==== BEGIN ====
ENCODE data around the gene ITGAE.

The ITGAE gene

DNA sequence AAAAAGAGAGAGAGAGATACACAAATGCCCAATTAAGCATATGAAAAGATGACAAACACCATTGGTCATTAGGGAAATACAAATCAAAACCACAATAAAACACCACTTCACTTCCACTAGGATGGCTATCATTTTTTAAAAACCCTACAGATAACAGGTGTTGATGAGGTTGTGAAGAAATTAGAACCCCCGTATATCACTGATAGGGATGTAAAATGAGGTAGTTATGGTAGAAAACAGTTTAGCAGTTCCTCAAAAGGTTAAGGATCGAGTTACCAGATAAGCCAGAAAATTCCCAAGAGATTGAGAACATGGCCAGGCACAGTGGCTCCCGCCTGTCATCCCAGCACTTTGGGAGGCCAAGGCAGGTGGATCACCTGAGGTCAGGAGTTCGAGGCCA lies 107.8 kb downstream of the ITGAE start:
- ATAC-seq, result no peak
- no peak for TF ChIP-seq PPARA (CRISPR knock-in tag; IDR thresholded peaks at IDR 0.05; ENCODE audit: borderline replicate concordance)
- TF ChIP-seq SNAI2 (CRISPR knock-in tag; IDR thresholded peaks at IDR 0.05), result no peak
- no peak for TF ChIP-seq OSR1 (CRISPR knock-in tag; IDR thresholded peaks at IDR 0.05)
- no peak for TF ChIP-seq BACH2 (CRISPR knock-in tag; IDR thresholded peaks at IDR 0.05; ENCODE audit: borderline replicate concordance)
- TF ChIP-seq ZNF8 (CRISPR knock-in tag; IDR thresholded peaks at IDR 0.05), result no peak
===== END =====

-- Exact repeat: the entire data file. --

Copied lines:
ENCODE data around the gene ITGAE.

The ITGAE gene

DNA sequence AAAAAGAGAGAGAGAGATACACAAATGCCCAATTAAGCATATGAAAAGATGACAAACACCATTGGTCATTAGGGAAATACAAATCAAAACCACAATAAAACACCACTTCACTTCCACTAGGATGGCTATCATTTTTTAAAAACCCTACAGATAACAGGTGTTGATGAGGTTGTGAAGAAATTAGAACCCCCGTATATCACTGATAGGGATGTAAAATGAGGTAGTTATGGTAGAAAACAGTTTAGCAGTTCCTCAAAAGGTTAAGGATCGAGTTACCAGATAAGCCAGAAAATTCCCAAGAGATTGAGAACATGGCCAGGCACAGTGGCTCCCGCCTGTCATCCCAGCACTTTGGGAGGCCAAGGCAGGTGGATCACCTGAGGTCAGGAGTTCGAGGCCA lies 107.8 kb downstream of the ITGAE start:
- ATAC-seq, result no peak
- no peak for TF ChIP-seq PPARA (CRISPR knock-in tag; IDR thresholded peaks at IDR 0.05; ENCODE audit: borderline replicate concordance)
- TF ChIP-seq SNAI2 (CRISPR knock-in tag; IDR thresholded peaks at IDR 0.05), result no peak
- no peak for TF ChIP-seq OSR1 (CRISPR knock-in tag; IDR thresholded peaks at IDR 0.05)
- no peak for TF ChIP-seq BACH2 (CRISPR knock-in tag; IDR thresholded peaks at IDR 0.05; ENCODE audit: borderline replicate concordance)
- TF ChIP-seq ZNF8 (CRISPR knock-in tag; IDR thresholded peaks at IDR 0.05), result no peak